Inaccrochable By Sam Szanto

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April 2020

Confettied by cherry blossom, I wait for his call. He would laugh at the self-created romantic picture, I think. How I miss that laugh.

Every evening for the past month, my lover has rung between six and ten past six. I save my once-permitted daily exercise for this time. He is always finishing a run, panting when he says hello.

For the past half an hour, I have stared at my mute phone. How much longer? It was hot when I left, this spring’s weather matching the hyperbole of global events, but the sky is chilling. No-one has passed by for a while. I should go home. I should, yet it seems like a bad omen to do so.

October 2019

The road stretches on, naked as paper. The mountains are behind, the village ahead. I hope I have the energy to reach it.

A man is coming towards me, carrying a newspaper. Joe: a writer of historical novels, short stories and poems. He is on the retreat too. At the embarrassing introductions, going round in a circle, Joe said he had won first prize in the short story competition in which I had come second; our prizes were places on the retreat. When he sat at my dinner table, I felt shy of him: the ‘real’ author. Then I noticed his twinkling eyes and how he listened intently, as if he really cared about what people said. He made everyone laugh, too, in that over-the-top way of recent acquaintance combined with alcohol. Even when he was silent, my eyes strayed to his face, as if to a TV in a waiting room; they also strayed to his fourth finger: bare.

Now, I stand still as Joe moves towards me. He isn’t conventionally attractive: too thin, nose too long, chin jutting, but his dark eyes are beautiful. When he sees me, there is a flash of recognition followed by the instant light of his smile. He says he has been to the village to get the papers. I ask what the village is like. My head is filled with thatched, wisteria-coated cottages and mock-Tudor pubs with horse brasses hanging from low, dark-wood ceiling beams. Joe laughs and says he saw a mock-Tudor McDonalds, a Spar where he got the papers and a posh hotel with Gothic windows. I scrabble around for something else to ask, but he beats me to it.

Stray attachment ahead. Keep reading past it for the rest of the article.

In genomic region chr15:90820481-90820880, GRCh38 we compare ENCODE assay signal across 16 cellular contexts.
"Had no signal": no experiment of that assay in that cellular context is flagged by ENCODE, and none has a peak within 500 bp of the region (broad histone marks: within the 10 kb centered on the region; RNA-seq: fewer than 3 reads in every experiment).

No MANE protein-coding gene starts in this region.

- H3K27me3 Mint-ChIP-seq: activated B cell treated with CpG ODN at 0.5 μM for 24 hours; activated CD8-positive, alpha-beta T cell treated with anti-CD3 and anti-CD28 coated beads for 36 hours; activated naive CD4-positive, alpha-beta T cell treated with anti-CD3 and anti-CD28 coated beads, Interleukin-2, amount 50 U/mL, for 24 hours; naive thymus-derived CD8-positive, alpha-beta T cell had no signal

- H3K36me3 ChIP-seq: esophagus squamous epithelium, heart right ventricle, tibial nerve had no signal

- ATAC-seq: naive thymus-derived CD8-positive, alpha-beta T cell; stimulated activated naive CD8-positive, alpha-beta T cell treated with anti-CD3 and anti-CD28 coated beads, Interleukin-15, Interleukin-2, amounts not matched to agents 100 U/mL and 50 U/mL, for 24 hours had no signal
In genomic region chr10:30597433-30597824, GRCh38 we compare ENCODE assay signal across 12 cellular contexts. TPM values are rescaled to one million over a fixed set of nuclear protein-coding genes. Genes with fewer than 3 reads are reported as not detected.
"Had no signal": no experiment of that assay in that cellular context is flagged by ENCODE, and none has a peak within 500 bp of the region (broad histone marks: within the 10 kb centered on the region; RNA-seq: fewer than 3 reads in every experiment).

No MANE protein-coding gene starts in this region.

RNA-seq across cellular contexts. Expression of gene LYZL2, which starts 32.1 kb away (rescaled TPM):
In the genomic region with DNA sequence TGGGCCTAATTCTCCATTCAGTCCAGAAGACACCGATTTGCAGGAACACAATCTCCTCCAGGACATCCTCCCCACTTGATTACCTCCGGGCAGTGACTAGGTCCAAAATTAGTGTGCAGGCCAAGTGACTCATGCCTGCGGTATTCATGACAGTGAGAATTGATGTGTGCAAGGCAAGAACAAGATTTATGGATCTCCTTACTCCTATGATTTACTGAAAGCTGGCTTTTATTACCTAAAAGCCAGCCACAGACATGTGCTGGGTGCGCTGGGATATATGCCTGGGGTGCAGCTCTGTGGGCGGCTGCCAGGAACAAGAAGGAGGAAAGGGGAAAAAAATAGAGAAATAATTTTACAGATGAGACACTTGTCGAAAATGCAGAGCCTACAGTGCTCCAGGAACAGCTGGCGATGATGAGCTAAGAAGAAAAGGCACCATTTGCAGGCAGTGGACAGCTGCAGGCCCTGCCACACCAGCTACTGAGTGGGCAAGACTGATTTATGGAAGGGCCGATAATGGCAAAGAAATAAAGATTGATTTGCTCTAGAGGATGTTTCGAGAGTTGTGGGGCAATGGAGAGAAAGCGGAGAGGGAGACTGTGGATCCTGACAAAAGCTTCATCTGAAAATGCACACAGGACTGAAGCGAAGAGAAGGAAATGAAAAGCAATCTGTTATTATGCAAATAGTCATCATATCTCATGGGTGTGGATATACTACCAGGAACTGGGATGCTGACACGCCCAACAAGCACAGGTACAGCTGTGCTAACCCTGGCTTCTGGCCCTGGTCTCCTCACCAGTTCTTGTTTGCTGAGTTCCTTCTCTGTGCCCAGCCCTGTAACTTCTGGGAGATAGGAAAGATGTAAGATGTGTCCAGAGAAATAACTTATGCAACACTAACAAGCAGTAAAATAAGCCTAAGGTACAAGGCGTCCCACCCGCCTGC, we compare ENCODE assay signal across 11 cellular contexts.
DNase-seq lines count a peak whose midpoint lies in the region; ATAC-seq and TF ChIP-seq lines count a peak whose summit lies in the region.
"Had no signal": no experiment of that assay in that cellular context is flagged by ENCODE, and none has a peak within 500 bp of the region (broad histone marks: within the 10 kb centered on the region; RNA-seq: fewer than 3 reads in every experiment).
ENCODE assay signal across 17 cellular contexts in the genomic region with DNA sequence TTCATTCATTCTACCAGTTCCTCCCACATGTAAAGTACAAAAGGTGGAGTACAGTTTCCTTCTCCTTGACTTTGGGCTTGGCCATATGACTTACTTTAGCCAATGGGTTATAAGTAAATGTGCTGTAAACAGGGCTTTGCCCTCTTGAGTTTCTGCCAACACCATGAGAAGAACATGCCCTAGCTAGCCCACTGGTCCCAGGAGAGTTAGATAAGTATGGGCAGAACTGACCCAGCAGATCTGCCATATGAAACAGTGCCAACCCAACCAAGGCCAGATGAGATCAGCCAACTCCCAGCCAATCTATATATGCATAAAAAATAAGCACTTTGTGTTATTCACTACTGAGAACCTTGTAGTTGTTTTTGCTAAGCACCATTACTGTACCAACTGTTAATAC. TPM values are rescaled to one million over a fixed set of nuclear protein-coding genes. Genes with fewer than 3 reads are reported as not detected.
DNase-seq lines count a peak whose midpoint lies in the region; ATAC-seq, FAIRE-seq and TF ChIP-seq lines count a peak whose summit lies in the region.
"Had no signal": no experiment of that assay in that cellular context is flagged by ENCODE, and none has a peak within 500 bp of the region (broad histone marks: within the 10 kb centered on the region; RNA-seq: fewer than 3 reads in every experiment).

‘Are you enjoying the retreat, Juliette?’

‘Of course, I’m so lucky to be here.’

It’s true and it’s not true. I am lucky to be here, at this highly-regarded retreat centre where a week’s stay would normally be more than I could afford. The tutors are knowledgeable and enthusiastic; most of the other writers are interesting and friendly. The Grade Two-listed building we’re staying in has the perfectly symmetrical pale face of a nineteenth century heroine. There are views of Snowdonia from the windows. It is a place to write sonnets and ghazals in. Yet it hasn’t ignited my creativity. Weaving together a story has been as impossible as weaving together a rainbow. I haven’t created even one phrase that glows, and tomorrow is the last day.

‘You know what Ernest Hemingway said?’ Joe says. ‘“If I started to write elaborately, I would cut that scrollwork or ornament out and throw it away and start with the first true declarative sentence I had written.” You’ve probably written some great stuff, you just may not realise it.’

‘Hemingway also said, “You shouldn’t write if you can’t write.”’

I laugh, self-deprecatingly; Joe doesn’t. He can write: properly, professionally, not one fluke story. There is a silence, and I smile in preparation for us moving in our separate directions.

‘Have you been to North Wales before?’ Joe sounds as if he really wants to know.

I tell the story of a family holiday to Gwynedd, when I was ten. In the days before TripAdvisor, my parents were told about a farm BnB; we spent seven hours driving there, including the hour of being lost; it was so filthy my parents refused to stay; they went to accost the owner, who was hiding in the pig sheds; we got our money back; found a village pub that rented rooms; it was too noisy to sleep; we drove back in the morning; our next holiday was three years’ later. In my memory, it isn’t really a funny story. Joe transforms it, throwing his head back as he laughs.

‘I booked a holiday in Berlin, once – always wanted to go,’ he says. ‘But I accidentally chose a youth hostel; sharing a room with four Romanian backpackers. My wife didn’t speak to me until day four. Years later, she loves telling that story about her dumb husband.’